Weekly Photo Challenge: Nostalgic


Dad is second from the left in the front.

My father is Ray Ludwig.  He’s traveled in ministry most of my life and can play a Hammond B-3 like you wouldn’t believe!  He’s preached and ministered through music all over the world and has traveled in ministry with Kenneth Copeland, Jimmy Swaggart, Doris Akers (composer of “Sweet, Sweet Spirit”), the late Hilton Sutton (one of his closest friends), the late Dr. C.M. Ward (Revivaltime Radio Broadcast), Roger McDuff, and so many others.  This picture is from the 1950s when Daddy was traveling with various Gospel quartets.

I’ve been thinking a lot about my father lately.  I am undeniably proud of my Dad and his story, but more than anything, I love him.

BookWalk: The Story of Ruby Bridges (Revisited in Honor of Black History Month)

The Story of Ruby Bridges is based on the true story of a brave young lady who, in 1960, became the first African-American child to attend a school that had previously been attended by all white children.  At the age of six years Ruby took on a challenge that most adults would have never dared to assume.

Ruby’s family was from Mississippi and her father worked in the fields until machines began doing the jobs of the men.  When he lost his job he moved Ruby, her mother, and siblings to New Orleans, Louisiana where he began working as a janitor and her mother cleaned the floors of a bank.  Regardless of where they lived or where they worked, Ruby’s parents always made faith a priority and every Sunday the family worshipped together in church.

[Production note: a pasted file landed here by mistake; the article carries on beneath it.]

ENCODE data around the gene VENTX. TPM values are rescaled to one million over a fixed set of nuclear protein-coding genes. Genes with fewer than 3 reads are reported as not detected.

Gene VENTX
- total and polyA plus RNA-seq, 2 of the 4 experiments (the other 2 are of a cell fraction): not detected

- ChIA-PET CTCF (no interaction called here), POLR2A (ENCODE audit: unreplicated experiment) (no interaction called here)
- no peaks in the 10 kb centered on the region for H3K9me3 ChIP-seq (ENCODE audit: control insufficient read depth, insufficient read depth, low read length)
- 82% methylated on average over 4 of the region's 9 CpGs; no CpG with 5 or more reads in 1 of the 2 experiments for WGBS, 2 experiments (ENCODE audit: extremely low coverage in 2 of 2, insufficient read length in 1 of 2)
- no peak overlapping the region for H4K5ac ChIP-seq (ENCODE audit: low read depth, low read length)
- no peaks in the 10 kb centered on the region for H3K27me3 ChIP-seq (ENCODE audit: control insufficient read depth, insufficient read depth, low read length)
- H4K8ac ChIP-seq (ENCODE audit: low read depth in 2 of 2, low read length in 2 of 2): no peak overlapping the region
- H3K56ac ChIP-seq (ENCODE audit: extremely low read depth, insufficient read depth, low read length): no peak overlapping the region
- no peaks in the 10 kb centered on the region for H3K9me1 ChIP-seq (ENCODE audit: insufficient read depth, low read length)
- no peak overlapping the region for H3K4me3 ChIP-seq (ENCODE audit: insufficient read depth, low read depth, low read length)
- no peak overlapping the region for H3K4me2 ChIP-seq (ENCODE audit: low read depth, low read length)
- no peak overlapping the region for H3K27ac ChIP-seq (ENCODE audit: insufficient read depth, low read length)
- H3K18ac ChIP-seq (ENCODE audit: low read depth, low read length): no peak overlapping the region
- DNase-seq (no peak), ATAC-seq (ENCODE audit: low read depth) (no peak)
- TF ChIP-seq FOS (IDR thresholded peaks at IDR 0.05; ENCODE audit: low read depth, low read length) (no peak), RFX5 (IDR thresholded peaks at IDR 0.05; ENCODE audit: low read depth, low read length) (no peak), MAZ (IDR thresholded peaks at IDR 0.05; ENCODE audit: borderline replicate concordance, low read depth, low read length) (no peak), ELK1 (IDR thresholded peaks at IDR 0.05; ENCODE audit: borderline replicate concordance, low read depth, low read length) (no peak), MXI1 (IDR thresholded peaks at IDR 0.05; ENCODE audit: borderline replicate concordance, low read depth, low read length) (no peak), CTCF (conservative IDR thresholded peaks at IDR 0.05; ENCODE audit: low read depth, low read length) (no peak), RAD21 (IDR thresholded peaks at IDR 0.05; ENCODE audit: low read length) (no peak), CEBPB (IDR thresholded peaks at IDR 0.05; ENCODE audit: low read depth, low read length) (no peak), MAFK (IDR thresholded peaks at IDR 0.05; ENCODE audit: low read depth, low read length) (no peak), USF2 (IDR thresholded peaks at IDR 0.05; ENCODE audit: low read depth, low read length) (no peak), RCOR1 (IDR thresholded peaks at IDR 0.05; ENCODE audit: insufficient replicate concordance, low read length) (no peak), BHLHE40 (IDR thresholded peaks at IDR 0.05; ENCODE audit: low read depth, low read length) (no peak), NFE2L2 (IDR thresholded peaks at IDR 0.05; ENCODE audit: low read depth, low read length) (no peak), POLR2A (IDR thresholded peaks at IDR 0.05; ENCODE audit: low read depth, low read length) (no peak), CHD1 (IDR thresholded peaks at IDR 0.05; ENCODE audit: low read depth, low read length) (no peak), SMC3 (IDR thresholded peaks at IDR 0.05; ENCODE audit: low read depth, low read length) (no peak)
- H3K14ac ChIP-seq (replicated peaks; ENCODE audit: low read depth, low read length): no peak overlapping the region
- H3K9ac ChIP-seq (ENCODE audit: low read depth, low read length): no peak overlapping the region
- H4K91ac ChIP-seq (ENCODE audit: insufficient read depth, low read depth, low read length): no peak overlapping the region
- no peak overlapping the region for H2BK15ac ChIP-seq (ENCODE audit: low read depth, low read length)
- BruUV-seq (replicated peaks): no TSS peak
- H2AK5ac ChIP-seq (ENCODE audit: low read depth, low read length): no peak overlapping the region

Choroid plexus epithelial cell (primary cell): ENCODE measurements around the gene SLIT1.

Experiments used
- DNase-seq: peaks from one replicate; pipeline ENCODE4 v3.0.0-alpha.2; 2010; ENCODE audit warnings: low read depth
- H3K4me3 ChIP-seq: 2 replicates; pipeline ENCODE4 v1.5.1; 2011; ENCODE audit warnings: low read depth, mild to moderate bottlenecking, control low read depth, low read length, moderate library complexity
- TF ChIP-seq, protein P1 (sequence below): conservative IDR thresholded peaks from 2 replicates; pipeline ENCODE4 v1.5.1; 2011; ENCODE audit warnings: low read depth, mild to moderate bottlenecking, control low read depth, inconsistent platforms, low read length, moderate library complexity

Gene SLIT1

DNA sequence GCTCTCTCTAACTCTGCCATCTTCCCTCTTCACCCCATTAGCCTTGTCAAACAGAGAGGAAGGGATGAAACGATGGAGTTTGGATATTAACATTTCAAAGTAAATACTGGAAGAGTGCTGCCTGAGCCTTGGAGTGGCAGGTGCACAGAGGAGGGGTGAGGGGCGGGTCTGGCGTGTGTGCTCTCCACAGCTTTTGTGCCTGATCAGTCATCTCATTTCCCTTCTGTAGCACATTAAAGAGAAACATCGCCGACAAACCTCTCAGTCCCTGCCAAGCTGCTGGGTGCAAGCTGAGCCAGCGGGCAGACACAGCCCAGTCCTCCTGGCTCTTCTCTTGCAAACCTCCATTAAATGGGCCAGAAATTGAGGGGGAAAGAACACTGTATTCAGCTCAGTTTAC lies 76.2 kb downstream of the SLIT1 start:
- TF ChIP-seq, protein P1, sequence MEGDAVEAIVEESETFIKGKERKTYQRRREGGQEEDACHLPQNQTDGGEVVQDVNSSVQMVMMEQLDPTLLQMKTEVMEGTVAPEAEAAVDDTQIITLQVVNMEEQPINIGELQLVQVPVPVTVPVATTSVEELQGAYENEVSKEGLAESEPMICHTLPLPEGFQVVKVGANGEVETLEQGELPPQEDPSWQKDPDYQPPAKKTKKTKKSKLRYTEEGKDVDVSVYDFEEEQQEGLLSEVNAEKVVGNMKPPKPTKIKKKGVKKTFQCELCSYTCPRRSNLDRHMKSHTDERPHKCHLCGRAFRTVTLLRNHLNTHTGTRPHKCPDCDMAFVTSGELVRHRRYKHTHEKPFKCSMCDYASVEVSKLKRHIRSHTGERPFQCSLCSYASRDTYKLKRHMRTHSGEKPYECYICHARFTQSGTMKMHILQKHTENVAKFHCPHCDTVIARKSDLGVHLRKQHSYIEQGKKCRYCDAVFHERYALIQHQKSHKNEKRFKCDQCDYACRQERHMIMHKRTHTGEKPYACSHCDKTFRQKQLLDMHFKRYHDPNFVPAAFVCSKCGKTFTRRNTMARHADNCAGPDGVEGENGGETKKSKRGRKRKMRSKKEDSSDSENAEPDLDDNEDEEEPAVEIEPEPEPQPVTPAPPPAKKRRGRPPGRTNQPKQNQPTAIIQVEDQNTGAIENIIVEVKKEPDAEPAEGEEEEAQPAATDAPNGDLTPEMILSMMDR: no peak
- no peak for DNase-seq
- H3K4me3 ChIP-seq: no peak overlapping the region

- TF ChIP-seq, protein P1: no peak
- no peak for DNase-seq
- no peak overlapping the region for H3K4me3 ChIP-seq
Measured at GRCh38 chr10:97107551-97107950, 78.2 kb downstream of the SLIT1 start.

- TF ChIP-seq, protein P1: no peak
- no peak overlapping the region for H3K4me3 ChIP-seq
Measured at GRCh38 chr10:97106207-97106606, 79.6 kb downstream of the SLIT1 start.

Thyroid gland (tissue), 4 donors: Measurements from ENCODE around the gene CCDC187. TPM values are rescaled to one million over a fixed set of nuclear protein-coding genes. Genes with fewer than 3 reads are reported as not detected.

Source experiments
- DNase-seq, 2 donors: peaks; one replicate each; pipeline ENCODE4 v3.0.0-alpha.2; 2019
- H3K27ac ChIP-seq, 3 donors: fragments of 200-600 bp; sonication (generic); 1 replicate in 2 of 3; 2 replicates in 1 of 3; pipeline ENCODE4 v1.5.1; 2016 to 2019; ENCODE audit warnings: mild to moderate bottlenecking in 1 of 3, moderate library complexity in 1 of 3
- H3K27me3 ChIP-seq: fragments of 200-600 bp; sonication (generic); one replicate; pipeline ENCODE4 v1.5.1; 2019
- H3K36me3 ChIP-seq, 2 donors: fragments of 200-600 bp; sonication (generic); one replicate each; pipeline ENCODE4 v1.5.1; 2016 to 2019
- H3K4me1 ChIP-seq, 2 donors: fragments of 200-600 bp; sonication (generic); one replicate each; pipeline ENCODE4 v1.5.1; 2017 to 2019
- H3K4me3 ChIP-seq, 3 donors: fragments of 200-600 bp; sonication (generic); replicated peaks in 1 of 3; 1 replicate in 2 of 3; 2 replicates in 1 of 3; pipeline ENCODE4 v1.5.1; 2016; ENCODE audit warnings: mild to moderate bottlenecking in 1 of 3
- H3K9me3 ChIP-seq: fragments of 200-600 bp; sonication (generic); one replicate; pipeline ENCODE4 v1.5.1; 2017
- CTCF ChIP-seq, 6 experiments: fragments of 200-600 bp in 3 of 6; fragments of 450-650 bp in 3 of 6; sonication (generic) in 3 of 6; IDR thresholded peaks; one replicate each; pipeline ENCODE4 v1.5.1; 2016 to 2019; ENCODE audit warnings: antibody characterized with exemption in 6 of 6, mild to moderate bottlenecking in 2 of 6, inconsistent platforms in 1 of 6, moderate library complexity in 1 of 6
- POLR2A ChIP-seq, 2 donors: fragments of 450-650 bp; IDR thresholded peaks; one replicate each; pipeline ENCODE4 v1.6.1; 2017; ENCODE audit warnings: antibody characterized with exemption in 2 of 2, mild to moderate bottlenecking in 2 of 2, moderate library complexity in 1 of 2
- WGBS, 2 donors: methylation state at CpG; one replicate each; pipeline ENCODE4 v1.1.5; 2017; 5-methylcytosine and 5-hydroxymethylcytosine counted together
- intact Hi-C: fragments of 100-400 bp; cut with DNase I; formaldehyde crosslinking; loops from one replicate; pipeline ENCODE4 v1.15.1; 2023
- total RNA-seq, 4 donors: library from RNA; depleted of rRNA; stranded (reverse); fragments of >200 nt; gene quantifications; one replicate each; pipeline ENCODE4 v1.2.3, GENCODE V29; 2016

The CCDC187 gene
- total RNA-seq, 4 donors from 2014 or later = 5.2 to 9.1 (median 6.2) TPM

In 1960, the schools of New Orleans were still not integrated and a judge ordered that four African-American girls begin attending white elementary schools.  Three of the girls went to one school, but Ruby was sent to the William Frantz Elementary School all by herself.

Ruby’s parents were proud of their child’s important commission and they prayed that God would strengthen them all for the days ahead.  On Ruby’s first day at her new school the President ordered that federal marshals accompany her into the school-house amid the jeers and angry picketers on the sidewalk.

The parents of the white students refused to send their children if Ruby was to be there.  Ruby faithfully attended every day and she and her teacher, Miss Hurley studied together diligently.  Miss Hurley was amazed at Ruby’s ability to walk through the angry mobs on a daily basis and still calmly and happily learn new lessons.  There’s more to the story, but I’ll let you discover that on your own when you read the book and share it with your children.

Robert Coles, a child psychiatrist and a Pulitzer Prize-winning author, detailed this account of Ruby’s story.  The illustrator, George Ford, has won both the Coretta Scott King Award and the Jane Addam’s Children’s Book Award for his visual portrayals of various works of children’s literature.

Give this one a read and please share any creative lesson activities that would accompany it.

The Story of Ruby Bridges

Robert Coles, author

George Ford, illustrator


ISBN:  0-590-43968-5